Despite the length, the film moves quickly thanks to clear and defined storytelling and action scenes with a thrilling sweep. Kurosawa photographs men in action near better than anyone- one of his trademarks is the use of human tides, the camera sweeping through the action as people move, flowing from high to low rather than cutting into separate shots.

There are visual patterns within the film- at the start of the first battle with the bandits, the villagers rush around in panic and Kambei orders his samurai to calm and contain them, herding them under cover. Later, as just one bandit has been left, the villagers rush forward with delayed bravery to kill him. Now the samurai hurry to push them back.

This is a blockbuster in every sense, being the most expensive Japanese film ever made after everything was shot on location. It is also an epic period film (called a ‘jidaigeki’ in Japanese) that pits Takashi Shimura’s wise, zen-like leader against the wild intensity of Toshiro Mifune’s son-of-a-farmer samurai. They are employed along with five other swords-for-hire (of mixed ability) to protect a farming village from raiding bandits.

The film is also funny- occasionally darkly comic. When asked how many enemies he’s recently killed, one samurai responds: “since it is impossible to kill them all, I usually run away.”

Director Kurosawa was from samurai stock himself and wasn’t afraid to demolish the mythical status cinema had attributed to samurai figures.

Although the film is anchored in ancient Japanese culture it argues for a flexible humanism in place of rigid traditions. The samurai and the villagers who hire them are of different castes and must never mix- indeed these villagers have previously been hostile to samurai. Yet the bandits are an even greater threat and a value is added to the samurai along with resentment as the villagers are forced into hiring them.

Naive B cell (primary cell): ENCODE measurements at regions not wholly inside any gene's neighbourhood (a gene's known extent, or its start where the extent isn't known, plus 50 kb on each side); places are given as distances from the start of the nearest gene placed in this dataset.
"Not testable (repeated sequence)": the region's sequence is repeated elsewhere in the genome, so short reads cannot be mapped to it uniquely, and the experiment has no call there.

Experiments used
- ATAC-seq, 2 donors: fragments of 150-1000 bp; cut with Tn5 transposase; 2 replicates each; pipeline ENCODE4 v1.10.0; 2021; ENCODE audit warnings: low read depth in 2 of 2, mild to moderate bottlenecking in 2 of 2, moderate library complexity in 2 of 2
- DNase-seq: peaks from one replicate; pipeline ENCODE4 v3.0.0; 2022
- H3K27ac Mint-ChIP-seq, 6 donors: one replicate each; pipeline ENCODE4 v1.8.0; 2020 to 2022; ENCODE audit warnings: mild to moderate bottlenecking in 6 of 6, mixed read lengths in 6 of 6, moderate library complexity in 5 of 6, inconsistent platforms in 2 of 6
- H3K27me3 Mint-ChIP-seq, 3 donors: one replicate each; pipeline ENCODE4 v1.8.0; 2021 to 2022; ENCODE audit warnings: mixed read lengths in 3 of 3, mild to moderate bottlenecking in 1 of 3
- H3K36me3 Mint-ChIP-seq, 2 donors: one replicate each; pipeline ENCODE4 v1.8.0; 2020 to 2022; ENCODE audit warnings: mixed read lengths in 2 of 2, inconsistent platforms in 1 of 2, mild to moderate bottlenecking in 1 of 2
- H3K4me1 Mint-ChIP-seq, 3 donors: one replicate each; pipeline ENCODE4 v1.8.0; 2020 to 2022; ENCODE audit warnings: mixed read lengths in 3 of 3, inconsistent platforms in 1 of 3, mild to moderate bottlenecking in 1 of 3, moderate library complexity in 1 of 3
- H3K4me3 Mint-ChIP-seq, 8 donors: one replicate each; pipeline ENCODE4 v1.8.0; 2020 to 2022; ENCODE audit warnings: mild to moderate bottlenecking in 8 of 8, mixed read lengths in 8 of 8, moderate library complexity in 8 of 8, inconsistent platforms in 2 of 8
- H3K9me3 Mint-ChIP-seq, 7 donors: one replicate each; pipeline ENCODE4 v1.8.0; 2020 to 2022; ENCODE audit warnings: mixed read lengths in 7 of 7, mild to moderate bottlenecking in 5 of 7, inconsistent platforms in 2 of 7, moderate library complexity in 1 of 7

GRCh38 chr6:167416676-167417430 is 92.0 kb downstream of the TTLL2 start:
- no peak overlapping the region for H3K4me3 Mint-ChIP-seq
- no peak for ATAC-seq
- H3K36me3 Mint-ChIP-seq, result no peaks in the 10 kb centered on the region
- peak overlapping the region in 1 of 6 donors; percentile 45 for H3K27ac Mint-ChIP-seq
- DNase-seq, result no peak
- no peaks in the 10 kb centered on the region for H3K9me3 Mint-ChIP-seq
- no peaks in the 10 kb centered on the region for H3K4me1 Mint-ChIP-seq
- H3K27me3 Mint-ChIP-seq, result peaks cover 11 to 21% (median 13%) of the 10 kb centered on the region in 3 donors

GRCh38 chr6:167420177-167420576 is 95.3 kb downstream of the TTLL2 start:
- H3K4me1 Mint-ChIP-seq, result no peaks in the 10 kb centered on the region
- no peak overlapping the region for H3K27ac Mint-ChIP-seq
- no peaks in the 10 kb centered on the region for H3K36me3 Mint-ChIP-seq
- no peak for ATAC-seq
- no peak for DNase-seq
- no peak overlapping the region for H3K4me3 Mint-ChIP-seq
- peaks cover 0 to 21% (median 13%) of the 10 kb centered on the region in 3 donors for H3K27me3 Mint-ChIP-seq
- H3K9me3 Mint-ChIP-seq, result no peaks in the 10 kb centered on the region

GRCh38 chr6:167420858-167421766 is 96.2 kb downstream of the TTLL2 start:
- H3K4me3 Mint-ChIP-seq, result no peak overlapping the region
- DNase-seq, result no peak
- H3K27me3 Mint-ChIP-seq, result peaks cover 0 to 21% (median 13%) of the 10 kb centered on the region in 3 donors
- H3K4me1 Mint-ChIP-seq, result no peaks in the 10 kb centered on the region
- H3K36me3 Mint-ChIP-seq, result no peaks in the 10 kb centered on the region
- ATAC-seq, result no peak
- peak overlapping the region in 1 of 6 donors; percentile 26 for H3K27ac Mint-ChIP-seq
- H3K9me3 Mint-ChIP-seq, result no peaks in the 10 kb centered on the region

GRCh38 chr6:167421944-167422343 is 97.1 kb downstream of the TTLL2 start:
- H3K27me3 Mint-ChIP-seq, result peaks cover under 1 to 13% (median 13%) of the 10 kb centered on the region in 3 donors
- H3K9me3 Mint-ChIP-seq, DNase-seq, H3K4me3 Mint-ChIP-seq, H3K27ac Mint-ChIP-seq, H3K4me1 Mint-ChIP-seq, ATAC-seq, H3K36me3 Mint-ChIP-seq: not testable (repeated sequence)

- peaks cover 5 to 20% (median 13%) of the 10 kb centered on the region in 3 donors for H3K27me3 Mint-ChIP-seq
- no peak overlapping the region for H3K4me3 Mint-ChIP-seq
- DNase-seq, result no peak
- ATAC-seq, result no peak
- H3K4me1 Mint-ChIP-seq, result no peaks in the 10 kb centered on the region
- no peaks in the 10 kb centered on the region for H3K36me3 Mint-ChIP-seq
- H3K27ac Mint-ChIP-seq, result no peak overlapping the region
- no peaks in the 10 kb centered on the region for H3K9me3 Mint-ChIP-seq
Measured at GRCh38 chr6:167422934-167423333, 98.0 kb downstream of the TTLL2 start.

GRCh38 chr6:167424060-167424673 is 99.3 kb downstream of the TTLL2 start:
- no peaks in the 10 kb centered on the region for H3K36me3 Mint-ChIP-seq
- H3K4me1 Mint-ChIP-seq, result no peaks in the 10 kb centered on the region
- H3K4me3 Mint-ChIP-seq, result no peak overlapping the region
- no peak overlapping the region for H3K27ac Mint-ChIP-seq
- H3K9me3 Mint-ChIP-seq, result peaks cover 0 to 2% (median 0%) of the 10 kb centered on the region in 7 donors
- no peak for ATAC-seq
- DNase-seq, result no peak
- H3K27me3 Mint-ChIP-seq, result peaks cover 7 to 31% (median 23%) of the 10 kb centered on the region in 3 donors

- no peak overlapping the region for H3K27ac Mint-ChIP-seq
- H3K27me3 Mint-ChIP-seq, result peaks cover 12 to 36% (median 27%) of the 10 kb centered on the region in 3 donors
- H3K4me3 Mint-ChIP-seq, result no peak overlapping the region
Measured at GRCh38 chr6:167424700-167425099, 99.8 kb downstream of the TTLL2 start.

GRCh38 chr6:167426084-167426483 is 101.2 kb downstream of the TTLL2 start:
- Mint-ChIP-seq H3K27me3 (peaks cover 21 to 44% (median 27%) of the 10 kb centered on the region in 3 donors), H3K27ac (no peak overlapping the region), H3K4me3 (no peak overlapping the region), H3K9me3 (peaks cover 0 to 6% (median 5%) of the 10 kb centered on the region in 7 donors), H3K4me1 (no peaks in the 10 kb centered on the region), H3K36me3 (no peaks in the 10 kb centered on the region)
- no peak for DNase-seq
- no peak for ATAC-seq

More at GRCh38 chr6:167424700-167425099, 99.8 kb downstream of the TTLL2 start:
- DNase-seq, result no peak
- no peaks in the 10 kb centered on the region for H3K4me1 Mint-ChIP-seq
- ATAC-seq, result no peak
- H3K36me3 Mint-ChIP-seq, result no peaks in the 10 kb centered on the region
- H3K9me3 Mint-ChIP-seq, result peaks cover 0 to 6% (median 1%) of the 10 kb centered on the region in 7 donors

The Samurai live through this resentment and open hostility as they risk their lives because that is the job and nature of the samurai. The bandits equally persevere, despite the village now being well defended. Both sides are bound by the roles imposed on them- a masochistic dedication to the implementation of complex social obligations is a basic cultural trait of Japan and Japanese cinema. The characters perform the roles they have been assigned.

Yet, two of the movie’s significant subplots deal with rebellion against social tradition. The boisterous showoff, Kikuchiyo, was not born a samurai but jumped caste to become one- he can barely ride a horse because his childhood gave him no opportunity to learn. There is also a forbidden romance between another samurai and a village girl but a farmer’s daughter could never marry a ronin!

When their relationship is discovered towards the end of the film, on the eve of the final battle, there are arguments in the village to “understand the young people”- although the appeal to romance is deigned for the modern 1950s audience and unlikely to have been uttered in the 1600s!

Should the hero get the girl? Japanese audiences in 1954 would have said no. Kurosawa spent the fifty years of his career arguing against the theory that the individual should be the instrument of society.